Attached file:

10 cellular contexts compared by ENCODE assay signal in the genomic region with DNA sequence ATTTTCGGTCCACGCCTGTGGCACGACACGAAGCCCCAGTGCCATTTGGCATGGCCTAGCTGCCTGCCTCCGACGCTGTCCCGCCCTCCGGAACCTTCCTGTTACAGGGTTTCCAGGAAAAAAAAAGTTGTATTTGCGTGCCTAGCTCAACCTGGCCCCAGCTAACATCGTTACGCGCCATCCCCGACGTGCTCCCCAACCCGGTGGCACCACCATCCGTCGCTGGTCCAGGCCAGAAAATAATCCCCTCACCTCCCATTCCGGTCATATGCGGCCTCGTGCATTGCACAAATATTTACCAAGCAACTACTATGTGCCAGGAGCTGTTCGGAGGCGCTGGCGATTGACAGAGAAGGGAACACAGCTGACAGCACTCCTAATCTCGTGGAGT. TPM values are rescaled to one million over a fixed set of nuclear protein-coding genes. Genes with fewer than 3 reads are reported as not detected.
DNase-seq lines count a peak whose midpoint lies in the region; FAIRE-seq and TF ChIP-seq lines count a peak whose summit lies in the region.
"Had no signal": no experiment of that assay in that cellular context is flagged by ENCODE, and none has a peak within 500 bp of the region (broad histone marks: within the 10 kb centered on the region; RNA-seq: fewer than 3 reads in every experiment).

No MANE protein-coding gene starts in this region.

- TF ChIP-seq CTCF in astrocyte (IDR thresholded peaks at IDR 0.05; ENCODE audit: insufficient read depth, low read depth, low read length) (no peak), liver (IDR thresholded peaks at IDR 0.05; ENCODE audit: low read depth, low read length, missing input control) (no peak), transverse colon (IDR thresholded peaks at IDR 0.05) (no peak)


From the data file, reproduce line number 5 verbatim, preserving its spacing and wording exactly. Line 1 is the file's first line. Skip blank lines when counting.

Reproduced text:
- TF ChIP-seq CTCF in astrocyte (IDR thresholded peaks at IDR 0.05; ENCODE audit: insufficient read depth, low read depth, low read length) (no peak), liver (IDR thresholded peaks at IDR 0.05; ENCODE audit: low read depth, low read length, missing input control) (no peak), transverse colon (IDR thresholded peaks at IDR 0.05) (no peak)